Now that awards season has had its way with us, we might revisit the year’s two finest movies. They ask a fundamental question: Would a struggle for real emancipation aim to make use of the world as it is, its purposeful objects and systems? The material of history includes both things (like factories and infrastructure) and relations (the arrangement of society). What do we do, what can we do, with the stuff that not only makes up and maintains the world we would like to leave, but is designed to do so?
The two films, you will have surely deduced, are The Lego Movie and Snowpiercer. “Everything is awesome!” goes the former’s theme song. “Everything is cool when you’re part of a team.” The chirruping glossy pop screams irony. Minifig hero Emmit’s integration into an energetic construction crew is neither awesome nor cool. It’s just labor. The movie knows we know that no work is happy in the world of compulsory productivity, however caffeine-fueled and candy-colored.
Despite a few missteps, The Lego Movie largely abjures heroic individualism as antidote. The destruction of villainous Lord Business will also require a team. The song turns out not to be ironic at all: everything is awesome, as long as your team is devoted to the abolition of order itself.
Order! That’s the keyword, and Legos provide an ideal metaphor. Purportedly designed for the builder’s infinite creativity, they instead force themselves into -orthogonal forms, efficient, orderly. Pretending at play, Legos have always been all business. This contradiction proves generative. A series of delightfully kinetic sequences conjure the basic inquiry: Can our team “repurpose” the building blocks of corporate dystopia into something else entirely, against their own inner logic, their desire to be locked into place?
The movie thinks yes. It’s a Lego/Hollywood collaboration after all. Yet it begs us to see the underlying no, to recognize how the purpose-built efficiencies in our means of making things are never neutral, but contain their own drab demands. They work some ways and not others; they -require that we work some ways and not others. They make a world for highly productive teams that whistle while they work, having internalized play and creativity into the very essence of their drudgery. How very modern. But at least the question is raised.
It is raised differently in Snowpiercer, Bong Joon-ho’s own dystopic fantasia. Drawn from a French graphic novel, it narrates a single train circling the globe ceaselessly, bearing through a man-made ice age all that remains of humanity. Theorist Dipesh Chakrabarty has influentially suggested climate collapse signals the end of class politics (“Unlike in the crises of capitalism, there are no lifeboats here for the rich and the privileged”); Snowpiercer makes a mockery of such delusions. The de facto lifeboat of humanity is brutally class-divided, per the ready-made metaphors of travel. They are arranged, that is, according to their command over the train’s power source: a nearly perfected mechanism that cranks out humanity’s needs while driving itself forward. You say engine, I say means of production. Again, the metaphor does not mean to be opaque. The film follows the course of class war, as the rear’s residents fight their way forward to seize the engine.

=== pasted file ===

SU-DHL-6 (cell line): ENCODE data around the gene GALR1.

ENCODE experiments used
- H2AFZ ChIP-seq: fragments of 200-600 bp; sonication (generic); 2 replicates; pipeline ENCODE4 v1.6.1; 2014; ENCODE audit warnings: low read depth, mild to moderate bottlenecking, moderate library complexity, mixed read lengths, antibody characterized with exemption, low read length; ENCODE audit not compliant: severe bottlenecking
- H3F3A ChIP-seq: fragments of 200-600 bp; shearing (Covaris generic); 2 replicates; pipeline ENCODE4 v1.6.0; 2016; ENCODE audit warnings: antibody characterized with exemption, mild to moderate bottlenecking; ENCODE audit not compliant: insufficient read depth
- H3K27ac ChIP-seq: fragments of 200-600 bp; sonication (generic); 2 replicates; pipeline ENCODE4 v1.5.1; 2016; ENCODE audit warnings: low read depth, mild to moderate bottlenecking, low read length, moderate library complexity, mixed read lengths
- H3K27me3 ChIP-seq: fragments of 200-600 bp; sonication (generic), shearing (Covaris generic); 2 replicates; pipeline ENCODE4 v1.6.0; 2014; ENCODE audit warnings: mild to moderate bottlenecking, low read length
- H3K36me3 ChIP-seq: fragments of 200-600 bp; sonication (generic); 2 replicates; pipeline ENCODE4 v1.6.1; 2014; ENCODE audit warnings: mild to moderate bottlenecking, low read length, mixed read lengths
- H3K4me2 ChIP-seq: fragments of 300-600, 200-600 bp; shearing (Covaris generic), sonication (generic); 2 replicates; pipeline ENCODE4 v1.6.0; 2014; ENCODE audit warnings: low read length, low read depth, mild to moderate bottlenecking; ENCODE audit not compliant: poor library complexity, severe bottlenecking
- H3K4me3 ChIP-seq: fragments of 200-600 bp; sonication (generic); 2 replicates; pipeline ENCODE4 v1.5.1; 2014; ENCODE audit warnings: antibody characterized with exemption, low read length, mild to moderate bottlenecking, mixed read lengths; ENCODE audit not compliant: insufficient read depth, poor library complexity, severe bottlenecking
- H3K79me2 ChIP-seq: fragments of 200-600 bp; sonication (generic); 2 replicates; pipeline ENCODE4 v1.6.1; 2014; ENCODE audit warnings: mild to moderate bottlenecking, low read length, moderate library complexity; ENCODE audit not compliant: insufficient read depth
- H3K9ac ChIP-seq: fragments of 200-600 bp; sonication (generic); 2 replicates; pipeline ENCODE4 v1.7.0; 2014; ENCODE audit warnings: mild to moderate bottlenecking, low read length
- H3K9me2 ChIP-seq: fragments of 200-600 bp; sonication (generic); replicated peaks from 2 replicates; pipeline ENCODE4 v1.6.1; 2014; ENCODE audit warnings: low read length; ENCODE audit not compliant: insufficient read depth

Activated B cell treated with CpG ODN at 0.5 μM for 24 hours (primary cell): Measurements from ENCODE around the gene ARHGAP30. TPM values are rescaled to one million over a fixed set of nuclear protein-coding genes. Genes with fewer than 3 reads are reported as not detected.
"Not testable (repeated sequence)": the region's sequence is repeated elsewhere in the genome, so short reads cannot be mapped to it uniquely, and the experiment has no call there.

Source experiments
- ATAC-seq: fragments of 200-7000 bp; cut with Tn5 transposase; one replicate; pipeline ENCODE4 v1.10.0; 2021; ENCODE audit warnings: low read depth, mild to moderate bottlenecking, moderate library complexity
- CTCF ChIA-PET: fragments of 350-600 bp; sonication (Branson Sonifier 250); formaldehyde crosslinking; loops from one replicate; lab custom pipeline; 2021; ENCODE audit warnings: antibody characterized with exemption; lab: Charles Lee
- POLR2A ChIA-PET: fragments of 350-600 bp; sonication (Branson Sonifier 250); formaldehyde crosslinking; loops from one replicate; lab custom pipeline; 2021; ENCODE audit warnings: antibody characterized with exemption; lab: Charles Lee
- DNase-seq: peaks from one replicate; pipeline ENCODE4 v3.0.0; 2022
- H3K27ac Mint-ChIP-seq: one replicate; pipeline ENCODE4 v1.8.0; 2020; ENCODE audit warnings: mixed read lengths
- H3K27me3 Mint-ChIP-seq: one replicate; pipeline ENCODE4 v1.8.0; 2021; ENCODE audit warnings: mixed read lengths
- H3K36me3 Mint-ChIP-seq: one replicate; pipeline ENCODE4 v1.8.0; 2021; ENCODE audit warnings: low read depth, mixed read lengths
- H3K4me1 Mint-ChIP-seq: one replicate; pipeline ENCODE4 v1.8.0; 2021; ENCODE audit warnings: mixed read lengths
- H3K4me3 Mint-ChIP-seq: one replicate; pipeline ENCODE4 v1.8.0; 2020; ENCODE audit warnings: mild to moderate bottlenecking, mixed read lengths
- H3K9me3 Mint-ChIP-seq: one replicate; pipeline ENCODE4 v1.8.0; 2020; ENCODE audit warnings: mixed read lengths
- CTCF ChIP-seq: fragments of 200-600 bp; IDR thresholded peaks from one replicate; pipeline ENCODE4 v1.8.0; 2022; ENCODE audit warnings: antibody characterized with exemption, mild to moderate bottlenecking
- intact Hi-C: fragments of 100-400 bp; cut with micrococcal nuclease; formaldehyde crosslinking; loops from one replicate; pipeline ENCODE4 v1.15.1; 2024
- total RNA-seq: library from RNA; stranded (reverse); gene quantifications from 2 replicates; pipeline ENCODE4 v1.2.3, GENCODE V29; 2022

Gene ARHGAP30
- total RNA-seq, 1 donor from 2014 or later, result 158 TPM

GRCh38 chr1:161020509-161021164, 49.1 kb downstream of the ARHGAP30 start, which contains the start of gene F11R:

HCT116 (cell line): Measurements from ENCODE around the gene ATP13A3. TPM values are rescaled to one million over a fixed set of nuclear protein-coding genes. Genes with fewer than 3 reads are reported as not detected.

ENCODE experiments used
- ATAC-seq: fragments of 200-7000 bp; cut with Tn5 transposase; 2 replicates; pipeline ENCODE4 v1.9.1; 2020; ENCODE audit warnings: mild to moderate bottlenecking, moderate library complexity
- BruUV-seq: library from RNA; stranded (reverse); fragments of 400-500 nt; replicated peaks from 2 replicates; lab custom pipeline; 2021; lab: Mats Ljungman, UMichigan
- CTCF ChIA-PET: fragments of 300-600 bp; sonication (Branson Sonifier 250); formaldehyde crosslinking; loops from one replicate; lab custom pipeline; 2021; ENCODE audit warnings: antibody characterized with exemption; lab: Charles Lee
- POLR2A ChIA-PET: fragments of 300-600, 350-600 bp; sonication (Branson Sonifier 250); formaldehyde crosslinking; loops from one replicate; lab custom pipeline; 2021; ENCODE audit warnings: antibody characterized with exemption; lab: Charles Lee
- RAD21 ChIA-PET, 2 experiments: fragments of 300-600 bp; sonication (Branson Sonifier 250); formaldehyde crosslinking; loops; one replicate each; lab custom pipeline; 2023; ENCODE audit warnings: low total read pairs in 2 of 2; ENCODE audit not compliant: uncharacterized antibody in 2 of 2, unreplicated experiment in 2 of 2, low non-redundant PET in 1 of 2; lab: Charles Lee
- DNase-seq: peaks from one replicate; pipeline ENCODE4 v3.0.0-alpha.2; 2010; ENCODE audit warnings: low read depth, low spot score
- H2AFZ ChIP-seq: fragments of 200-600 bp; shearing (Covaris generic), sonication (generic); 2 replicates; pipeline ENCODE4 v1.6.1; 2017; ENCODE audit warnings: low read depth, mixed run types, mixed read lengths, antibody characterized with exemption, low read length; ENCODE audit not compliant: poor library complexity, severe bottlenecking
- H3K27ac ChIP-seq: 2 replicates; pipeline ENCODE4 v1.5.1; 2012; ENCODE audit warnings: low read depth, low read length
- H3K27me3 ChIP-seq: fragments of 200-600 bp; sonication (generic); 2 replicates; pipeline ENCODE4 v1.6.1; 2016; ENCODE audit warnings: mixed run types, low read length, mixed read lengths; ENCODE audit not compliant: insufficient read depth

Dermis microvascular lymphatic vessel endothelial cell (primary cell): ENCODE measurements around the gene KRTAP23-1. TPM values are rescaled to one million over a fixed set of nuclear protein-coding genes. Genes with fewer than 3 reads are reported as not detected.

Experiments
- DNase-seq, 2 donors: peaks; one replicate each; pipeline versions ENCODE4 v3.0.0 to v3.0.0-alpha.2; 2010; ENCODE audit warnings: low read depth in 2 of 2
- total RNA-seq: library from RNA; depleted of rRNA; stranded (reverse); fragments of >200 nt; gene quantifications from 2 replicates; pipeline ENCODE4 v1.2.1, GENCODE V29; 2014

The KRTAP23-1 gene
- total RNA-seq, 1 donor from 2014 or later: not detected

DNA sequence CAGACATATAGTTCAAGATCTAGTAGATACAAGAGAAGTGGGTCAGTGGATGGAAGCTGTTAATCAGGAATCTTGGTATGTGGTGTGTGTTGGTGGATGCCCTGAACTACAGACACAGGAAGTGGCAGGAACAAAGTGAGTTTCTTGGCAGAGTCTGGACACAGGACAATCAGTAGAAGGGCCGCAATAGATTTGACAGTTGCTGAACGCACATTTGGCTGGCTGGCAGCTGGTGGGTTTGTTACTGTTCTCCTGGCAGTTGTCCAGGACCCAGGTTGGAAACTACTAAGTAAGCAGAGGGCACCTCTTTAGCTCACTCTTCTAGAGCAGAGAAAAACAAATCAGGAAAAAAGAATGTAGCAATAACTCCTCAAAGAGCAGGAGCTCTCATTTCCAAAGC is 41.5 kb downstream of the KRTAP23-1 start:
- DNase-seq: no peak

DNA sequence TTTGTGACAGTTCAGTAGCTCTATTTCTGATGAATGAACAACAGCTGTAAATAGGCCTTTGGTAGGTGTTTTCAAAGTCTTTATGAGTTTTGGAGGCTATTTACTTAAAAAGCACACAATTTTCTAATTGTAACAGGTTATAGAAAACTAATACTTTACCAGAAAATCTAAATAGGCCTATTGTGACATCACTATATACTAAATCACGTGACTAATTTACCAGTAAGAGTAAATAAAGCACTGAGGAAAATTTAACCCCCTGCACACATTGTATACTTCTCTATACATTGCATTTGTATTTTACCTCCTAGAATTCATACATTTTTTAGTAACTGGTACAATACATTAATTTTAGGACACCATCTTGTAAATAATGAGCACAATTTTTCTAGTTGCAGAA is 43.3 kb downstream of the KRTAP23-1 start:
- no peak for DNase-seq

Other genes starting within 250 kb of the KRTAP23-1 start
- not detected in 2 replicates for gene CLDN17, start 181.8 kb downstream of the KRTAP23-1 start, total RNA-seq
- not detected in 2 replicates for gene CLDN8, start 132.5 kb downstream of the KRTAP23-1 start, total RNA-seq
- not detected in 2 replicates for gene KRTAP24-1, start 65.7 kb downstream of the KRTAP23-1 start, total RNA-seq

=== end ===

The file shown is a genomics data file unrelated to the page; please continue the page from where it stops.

Thanks, Obama! But this is not the renascent socialism of Norma Rae or Reds. At the rear is not an exploited working class; it’s closer to what social scientists call “surplus population.” The engine, superintended by Wilford the Engineer, is production grown so technologically efficient it scarcely requires labor. It’s wearing down, however, and so requires some minimal amount, culled from the surplus. The remainder have nothing to lose but their lives; no job, no wage, no compact between labor and capital can pacify them. Between the train’s classes, no relation but force.
We track the narrative car by car, mimicking game play. It’s claustrophobic, straitened in both space and ambience. Methods and costs of reproduction recur at each moment, from the cockroach-protein fed the lumpen, to the ideological lessons provided the laughing children of the laughing class. Eventually we arrive at the level of the whole. We discover periodic insurrection is baked into the system, population control toward the great equilibrium of resource management conditioned by humanity’s crisis. When the surviving rebels arrive at the front, it’s all according to plan. Wilford admits he is done for, exhausted, and offers to yield command to the proletarian emissary, Curtis. “The train is the world…and now you have the sacred responsibility to lead all of humanity. Without you, Curtis, humanity will cease to exist. You’ve seen what people do without leadership.”
I have left much out of the telling. For all that, it is on this razor’s edge that the story balances. Many will recognize this as the inflection point of revolutionary theory. It is a version of the Lego question, or the Lenin question, one and the same: Can the stuff of class domination be repurposed for some emancipatory system? Can you seize the means of production, seize the state, reproduce the world but now under different control, and promise an eventual withering away? Or is a kind of domination built into the engine, bound to reproduce itself alongside our necessities?
Snowpiercer takes this question seriously. It thinks the immense seduction of seizing the engine must be refused, that in choosing to seize the engine, the engine chooses for us. In return for survival we get unfreedom. The film does not suppose there is an easy answer to how we will survive; it suggests, ambiguously, that even if we blow the doors and bid the engine farewell, we may be instantly consumed. Maybe so, maybe so. Only one way to find out.